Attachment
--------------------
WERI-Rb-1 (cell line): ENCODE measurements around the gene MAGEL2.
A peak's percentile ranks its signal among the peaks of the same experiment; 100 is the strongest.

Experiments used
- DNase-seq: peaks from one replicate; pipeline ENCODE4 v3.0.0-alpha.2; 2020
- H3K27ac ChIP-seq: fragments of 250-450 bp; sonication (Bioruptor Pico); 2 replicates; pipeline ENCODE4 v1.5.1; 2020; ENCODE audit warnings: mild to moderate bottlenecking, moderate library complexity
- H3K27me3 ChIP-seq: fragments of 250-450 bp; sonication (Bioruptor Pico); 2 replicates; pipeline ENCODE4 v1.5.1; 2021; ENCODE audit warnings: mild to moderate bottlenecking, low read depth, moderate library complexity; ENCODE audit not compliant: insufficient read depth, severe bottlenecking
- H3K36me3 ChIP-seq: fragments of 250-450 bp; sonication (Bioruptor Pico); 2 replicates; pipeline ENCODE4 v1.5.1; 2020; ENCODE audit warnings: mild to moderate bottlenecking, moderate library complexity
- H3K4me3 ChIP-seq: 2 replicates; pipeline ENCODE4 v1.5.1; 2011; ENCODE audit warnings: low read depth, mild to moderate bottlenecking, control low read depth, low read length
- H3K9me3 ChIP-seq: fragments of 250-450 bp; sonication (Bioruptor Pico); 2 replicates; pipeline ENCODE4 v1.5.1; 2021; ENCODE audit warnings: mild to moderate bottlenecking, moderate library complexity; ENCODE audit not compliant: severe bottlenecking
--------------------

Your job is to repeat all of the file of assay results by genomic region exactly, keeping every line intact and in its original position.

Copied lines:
WERI-Rb-1 (cell line): ENCODE measurements around the gene MAGEL2.
A peak's percentile ranks its signal among the peaks of the same experiment; 100 is the strongest.

Experiments used
- DNase-seq: peaks from one replicate; pipeline ENCODE4 v3.0.0-alpha.2; 2020
- H3K27ac ChIP-seq: fragments of 250-450 bp; sonication (Bioruptor Pico); 2 replicates; pipeline ENCODE4 v1.5.1; 2020; ENCODE audit warnings: mild to moderate bottlenecking, moderate library complexity
- H3K27me3 ChIP-seq: fragments of 250-450 bp; sonication (Bioruptor Pico); 2 replicates; pipeline ENCODE4 v1.5.1; 2021; ENCODE audit warnings: mild to moderate bottlenecking, low read depth, moderate library complexity; ENCODE audit not compliant: insufficient read depth, severe bottlenecking
- H3K36me3 ChIP-seq: fragments of 250-450 bp; sonication (Bioruptor Pico); 2 replicates; pipeline ENCODE4 v1.5.1; 2020; ENCODE audit warnings: mild to moderate bottlenecking, moderate library complexity
- H3K4me3 ChIP-seq: 2 replicates; pipeline ENCODE4 v1.5.1; 2011; ENCODE audit warnings: low read depth, mild to moderate bottlenecking, control low read depth, low read length
- H3K9me3 ChIP-seq: fragments of 250-450 bp; sonication (Bioruptor Pico); 2 replicates; pipeline ENCODE4 v1.5.1; 2021; ENCODE audit warnings: mild to moderate bottlenecking, moderate library complexity; ENCODE audit not compliant: severe bottlenecking